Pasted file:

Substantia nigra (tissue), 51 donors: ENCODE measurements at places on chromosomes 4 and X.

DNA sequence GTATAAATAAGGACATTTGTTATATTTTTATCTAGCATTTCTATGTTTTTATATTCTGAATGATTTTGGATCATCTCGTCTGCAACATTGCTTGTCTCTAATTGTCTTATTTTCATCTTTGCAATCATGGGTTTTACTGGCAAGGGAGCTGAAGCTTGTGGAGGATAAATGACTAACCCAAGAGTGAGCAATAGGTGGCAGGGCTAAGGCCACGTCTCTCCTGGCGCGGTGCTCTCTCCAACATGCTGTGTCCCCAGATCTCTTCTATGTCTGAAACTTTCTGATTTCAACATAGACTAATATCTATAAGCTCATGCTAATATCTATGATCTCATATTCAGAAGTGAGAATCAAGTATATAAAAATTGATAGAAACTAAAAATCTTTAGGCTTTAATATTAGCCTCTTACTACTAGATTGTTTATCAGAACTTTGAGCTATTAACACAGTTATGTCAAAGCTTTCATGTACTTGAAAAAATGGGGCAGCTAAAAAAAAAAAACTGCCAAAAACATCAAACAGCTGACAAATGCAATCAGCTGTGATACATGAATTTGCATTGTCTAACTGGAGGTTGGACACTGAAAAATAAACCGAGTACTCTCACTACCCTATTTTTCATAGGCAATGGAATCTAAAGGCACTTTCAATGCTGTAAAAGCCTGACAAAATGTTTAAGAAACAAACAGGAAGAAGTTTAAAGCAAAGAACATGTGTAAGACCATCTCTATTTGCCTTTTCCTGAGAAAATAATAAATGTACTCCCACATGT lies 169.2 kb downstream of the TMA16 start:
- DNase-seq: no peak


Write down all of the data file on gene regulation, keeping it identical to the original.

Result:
Substantia nigra (tissue), 51 donors: ENCODE measurements at places on chromosomes 4 and X.

DNA sequence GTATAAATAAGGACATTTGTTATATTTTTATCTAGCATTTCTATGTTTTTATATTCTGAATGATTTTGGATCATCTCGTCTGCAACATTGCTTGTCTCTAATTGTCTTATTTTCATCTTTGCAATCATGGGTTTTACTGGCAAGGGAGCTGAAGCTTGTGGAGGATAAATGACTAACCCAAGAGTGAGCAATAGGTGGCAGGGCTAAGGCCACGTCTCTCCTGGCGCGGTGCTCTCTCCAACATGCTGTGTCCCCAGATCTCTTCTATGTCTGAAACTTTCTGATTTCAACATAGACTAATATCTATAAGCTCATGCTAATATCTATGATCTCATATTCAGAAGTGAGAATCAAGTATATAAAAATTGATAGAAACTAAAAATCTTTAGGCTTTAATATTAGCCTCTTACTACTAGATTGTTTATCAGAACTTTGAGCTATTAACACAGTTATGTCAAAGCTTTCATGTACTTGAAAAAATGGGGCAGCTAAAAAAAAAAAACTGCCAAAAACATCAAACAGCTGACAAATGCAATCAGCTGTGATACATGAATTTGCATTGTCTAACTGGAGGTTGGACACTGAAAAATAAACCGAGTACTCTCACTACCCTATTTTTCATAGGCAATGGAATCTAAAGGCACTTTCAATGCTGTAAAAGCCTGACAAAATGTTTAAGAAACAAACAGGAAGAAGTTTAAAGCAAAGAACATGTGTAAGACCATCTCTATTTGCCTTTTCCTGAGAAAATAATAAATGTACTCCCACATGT lies 169.2 kb downstream of the TMA16 start:
- DNase-seq: no peak